Synchronized Reserve. A single TPM consists of a single MTU gas-fired engine that will produce 2 MW were it fitted with a generator and operated standalone, which is the obvious competitor to the TurboPHASE system. Further, according to data on the MTU website, this model gas engine with a generator operates at a heat rate of ~8,000 Btu/kWh, which is a very efficient engine, and more efficient than the CT. This class engine, in “hot start conditions” (usually defined as lubricating oil preheated, engine bearing prelubricated, and cooling water preheated) can be started and synchronized to the grid in ~60 seconds or less and reach full load in ~90 to 180 seconds. The downside is the extra cost of the generator and switchgear.

The 60-second response of the TPM is based on the engine operating at 75% load with compressed air bypassing the CT. A “start” signal puts the compressed air into the CT and increased power is achieved in ~60 seconds in the CT, about 2.75 MW. The capacitance in the HRSG and steam turbine system brings the remaining ~0.25 MW along well after the 60-second goal. Although the data provided did not state the time period, the two figures are suggestive that the time lag is several minutes, as one would expect.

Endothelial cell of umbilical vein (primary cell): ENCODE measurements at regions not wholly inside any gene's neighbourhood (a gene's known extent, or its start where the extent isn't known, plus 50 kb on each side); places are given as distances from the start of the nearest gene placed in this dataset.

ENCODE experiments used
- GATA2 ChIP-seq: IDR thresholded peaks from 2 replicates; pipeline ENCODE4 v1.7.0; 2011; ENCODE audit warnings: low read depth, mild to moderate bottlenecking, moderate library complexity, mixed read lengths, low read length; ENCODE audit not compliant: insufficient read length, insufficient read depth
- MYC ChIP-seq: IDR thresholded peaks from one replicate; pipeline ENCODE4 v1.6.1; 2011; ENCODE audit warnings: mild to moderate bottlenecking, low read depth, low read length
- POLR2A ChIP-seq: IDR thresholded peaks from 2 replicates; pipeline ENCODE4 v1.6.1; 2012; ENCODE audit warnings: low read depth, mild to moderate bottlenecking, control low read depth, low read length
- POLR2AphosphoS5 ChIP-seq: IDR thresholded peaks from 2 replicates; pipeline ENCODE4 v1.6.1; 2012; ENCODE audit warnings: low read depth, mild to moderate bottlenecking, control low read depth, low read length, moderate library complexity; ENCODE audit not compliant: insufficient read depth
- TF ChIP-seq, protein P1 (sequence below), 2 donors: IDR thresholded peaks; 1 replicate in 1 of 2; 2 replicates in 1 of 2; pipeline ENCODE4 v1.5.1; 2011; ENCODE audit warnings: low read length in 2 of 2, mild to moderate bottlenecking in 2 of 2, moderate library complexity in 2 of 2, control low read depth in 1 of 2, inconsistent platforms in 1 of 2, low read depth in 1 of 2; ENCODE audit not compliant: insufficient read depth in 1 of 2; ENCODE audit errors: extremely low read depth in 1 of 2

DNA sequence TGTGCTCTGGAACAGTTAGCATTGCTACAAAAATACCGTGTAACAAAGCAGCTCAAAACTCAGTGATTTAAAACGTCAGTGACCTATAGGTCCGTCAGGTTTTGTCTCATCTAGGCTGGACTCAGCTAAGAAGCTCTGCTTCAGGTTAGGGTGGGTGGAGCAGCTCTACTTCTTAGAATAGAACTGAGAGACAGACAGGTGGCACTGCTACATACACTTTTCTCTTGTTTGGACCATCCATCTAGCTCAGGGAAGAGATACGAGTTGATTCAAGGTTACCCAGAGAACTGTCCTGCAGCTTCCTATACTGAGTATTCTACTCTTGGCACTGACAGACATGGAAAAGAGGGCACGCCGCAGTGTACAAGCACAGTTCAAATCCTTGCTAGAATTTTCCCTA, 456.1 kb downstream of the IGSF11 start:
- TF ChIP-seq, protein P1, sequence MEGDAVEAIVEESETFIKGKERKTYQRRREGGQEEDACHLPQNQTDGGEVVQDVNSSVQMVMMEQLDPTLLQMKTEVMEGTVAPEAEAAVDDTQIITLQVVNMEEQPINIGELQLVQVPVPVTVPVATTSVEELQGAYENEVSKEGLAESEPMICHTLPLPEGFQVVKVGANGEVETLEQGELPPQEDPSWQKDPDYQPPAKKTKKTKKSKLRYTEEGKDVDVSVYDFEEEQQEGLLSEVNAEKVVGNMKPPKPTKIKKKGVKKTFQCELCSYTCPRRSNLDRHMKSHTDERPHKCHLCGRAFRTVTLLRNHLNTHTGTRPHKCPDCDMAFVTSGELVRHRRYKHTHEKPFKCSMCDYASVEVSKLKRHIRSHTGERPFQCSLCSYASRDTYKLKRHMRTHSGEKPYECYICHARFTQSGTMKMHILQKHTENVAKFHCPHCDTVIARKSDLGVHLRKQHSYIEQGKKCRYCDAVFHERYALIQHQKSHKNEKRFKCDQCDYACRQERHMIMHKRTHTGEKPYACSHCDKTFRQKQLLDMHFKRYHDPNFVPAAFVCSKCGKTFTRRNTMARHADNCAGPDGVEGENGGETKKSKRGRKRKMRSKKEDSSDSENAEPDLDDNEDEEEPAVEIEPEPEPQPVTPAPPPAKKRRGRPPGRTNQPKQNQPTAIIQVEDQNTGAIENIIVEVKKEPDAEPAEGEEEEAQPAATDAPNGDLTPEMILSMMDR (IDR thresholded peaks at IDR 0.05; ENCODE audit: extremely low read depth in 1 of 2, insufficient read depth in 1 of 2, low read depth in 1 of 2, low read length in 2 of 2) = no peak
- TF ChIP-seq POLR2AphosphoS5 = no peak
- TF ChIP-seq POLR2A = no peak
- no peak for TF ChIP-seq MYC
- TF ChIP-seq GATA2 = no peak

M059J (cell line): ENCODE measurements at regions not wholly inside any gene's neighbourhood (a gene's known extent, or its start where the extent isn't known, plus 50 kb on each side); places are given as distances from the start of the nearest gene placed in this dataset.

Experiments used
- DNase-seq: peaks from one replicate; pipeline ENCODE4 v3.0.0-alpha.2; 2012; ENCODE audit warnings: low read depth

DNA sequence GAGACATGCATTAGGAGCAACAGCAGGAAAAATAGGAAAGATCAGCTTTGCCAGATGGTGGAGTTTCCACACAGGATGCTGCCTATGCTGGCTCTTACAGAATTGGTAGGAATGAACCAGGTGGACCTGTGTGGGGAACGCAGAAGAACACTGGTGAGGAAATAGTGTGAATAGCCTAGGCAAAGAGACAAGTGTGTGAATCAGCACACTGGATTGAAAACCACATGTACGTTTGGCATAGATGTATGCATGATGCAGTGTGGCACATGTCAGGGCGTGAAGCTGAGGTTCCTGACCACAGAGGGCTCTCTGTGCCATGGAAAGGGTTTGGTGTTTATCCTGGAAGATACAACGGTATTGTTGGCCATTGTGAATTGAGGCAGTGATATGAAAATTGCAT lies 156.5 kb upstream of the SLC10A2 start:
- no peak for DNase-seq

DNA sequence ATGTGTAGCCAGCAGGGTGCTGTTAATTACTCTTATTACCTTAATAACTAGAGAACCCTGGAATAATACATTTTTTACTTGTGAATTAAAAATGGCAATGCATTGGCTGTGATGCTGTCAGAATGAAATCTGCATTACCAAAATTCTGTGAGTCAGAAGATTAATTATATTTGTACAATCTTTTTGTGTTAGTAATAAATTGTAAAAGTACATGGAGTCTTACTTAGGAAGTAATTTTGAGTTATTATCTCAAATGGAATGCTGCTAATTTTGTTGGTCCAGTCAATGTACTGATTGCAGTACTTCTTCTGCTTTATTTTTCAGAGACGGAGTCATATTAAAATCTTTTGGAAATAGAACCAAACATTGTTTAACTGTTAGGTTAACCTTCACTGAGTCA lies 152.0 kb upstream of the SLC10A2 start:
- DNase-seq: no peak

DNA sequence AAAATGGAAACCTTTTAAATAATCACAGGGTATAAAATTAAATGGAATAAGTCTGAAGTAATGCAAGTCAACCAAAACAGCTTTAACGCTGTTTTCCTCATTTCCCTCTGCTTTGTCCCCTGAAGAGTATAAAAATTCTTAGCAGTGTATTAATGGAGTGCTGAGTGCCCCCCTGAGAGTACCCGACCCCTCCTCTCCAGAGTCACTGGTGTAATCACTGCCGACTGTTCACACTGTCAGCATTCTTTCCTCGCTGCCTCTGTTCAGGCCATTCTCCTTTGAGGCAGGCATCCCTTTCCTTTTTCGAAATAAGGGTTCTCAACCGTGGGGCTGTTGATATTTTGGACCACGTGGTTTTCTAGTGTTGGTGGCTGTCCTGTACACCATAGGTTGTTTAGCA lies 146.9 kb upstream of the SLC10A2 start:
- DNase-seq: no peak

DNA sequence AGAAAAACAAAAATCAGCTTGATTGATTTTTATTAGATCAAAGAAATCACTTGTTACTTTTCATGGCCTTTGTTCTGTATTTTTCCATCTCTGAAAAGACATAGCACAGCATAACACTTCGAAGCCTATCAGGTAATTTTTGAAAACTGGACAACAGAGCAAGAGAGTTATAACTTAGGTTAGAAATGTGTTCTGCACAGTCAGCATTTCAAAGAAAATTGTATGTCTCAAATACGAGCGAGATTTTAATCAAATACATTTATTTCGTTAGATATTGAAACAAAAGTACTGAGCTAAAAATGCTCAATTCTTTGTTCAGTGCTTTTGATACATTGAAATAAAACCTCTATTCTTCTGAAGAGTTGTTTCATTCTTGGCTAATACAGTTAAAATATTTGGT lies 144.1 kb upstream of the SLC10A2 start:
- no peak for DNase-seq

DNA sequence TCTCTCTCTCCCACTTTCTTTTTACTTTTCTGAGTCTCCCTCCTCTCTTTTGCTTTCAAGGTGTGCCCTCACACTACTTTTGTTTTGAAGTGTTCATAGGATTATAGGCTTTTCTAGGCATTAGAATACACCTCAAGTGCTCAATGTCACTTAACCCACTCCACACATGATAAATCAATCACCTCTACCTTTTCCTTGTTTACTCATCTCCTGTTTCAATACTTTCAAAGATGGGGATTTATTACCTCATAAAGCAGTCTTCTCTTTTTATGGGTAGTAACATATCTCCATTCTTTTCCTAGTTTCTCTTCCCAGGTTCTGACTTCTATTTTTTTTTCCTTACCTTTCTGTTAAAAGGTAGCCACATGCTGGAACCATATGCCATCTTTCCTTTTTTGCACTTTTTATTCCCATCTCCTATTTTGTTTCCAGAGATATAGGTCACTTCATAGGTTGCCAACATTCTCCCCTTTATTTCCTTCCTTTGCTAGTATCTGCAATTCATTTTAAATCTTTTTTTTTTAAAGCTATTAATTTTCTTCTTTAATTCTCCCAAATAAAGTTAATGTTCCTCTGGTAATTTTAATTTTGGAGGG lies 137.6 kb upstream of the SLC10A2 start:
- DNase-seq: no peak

The report suggested that the average incremental heat rate of the TPM (8,650 Btu/kWh predicted) was 8,495 Btu/kWh based on the full ~3 MW power increase. However, the fuel flow data taken from station instruments showed significant variation, so it’s best to consider the incremental heat rate as anecdotal rather than a hard number. Also, for comparison purposes, a more appropriate incremental heat rate should be based on the CT output alone rather than the CT plus steam turbine output because of the several-minute time lag of the steam system.

How does the TurboPHASE stack up against using the same engine in a standby package for synchronized reserve power? Both packages must be running, in standby mode, and synchronized to the grid to qualify. However, the engine-generator can be synchronized, kept at minimum load (lower fuel consumption), and can take on 2 MW of load within ~30 seconds or so. The TPM must also be running but held at 75% load in order to add 2.75 MW to the grid within 60 seconds, but it does so at a higher heat rate than the engine-generator alone. The economics are very CT and site specific.

Fast Grid Regulation. Once the TurboPHASE is operating, then its response to rapid changes in grid demand must be considered. Although the specific data wasn’t available, the TPM response to a step increase in load demand can be estimated from Figures 3 and 4. The data does confirm that TurboPHASE responds quickly, with the nearly vertical lines representing the CT response followed by the slower steam turbine. The data also shows the CT responds in about 2 to 3 minutes, with the additional steam turbine power available within 10 minutes. The standard PJM response requirement for grid regulation power is 10 minutes. Regardless, adding the TPM did improve the grid response of the Morris plant and may allow the plant to move into a grid response category with a higher payment.